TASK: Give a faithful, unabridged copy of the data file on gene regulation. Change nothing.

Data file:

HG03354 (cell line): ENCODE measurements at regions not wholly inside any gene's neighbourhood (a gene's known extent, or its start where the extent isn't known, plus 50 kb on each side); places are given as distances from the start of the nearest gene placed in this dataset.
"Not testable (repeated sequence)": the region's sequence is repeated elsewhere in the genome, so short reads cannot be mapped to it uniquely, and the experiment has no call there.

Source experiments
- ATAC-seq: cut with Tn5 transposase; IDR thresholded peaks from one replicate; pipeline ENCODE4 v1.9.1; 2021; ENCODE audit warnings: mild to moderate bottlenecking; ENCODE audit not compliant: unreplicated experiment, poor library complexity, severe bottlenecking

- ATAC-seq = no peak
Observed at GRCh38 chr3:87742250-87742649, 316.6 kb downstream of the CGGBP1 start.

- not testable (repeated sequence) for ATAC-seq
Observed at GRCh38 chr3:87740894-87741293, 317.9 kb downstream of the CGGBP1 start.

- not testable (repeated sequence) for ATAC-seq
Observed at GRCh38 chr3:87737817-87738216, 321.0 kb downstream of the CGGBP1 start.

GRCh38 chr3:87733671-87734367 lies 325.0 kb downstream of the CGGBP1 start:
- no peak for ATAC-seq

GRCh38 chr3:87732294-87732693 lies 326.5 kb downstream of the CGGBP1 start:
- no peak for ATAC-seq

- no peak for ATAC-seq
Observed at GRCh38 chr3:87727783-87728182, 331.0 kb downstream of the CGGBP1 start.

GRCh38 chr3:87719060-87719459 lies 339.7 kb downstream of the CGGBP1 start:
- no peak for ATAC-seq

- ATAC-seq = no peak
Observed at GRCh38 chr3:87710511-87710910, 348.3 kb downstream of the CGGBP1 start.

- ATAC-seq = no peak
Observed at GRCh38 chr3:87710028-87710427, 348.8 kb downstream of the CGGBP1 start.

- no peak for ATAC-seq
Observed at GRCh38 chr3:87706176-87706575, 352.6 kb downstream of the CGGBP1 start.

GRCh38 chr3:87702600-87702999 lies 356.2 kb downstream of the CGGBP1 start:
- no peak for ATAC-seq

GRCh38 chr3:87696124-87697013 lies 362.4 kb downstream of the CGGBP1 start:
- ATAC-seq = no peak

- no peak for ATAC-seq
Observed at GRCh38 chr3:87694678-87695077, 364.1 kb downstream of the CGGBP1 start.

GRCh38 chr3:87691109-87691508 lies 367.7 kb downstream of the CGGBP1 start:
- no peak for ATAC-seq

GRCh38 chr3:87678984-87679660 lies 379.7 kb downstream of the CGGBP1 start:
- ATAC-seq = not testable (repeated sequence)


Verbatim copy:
HG03354 (cell line): ENCODE measurements at regions not wholly inside any gene's neighbourhood (a gene's known extent, or its start where the extent isn't known, plus 50 kb on each side); places are given as distances from the start of the nearest gene placed in this dataset.
"Not testable (repeated sequence)": the region's sequence is repeated elsewhere in the genome, so short reads cannot be mapped to it uniquely, and the experiment has no call there.

Source experiments
- ATAC-seq: cut with Tn5 transposase; IDR thresholded peaks from one replicate; pipeline ENCODE4 v1.9.1; 2021; ENCODE audit warnings: mild to moderate bottlenecking; ENCODE audit not compliant: unreplicated experiment, poor library complexity, severe bottlenecking

- ATAC-seq = no peak
Observed at GRCh38 chr3:87742250-87742649, 316.6 kb downstream of the CGGBP1 start.

- not testable (repeated sequence) for ATAC-seq
Observed at GRCh38 chr3:87740894-87741293, 317.9 kb downstream of the CGGBP1 start.

- not testable (repeated sequence) for ATAC-seq
Observed at GRCh38 chr3:87737817-87738216, 321.0 kb downstream of the CGGBP1 start.

GRCh38 chr3:87733671-87734367 lies 325.0 kb downstream of the CGGBP1 start:
- no peak for ATAC-seq

GRCh38 chr3:87732294-87732693 lies 326.5 kb downstream of the CGGBP1 start:
- no peak for ATAC-seq

- no peak for ATAC-seq
Observed at GRCh38 chr3:87727783-87728182, 331.0 kb downstream of the CGGBP1 start.

GRCh38 chr3:87719060-87719459 lies 339.7 kb downstream of the CGGBP1 start:
- no peak for ATAC-seq

- ATAC-seq = no peak
Observed at GRCh38 chr3:87710511-87710910, 348.3 kb downstream of the CGGBP1 start.

- ATAC-seq = no peak
Observed at GRCh38 chr3:87710028-87710427, 348.8 kb downstream of the CGGBP1 start.

- no peak for ATAC-seq
Observed at GRCh38 chr3:87706176-87706575, 352.6 kb downstream of the CGGBP1 start.

GRCh38 chr3:87702600-87702999 lies 356.2 kb downstream of the CGGBP1 start:
- no peak for ATAC-seq

GRCh38 chr3:87696124-87697013 lies 362.4 kb downstream of the CGGBP1 start:
- ATAC-seq = no peak

- no peak for ATAC-seq
Observed at GRCh38 chr3:87694678-87695077, 364.1 kb downstream of the CGGBP1 start.

GRCh38 chr3:87691109-87691508 lies 367.7 kb downstream of the CGGBP1 start:
- no peak for ATAC-seq

GRCh38 chr3:87678984-87679660 lies 379.7 kb downstream of the CGGBP1 start:
- ATAC-seq = not testable (repeated sequence)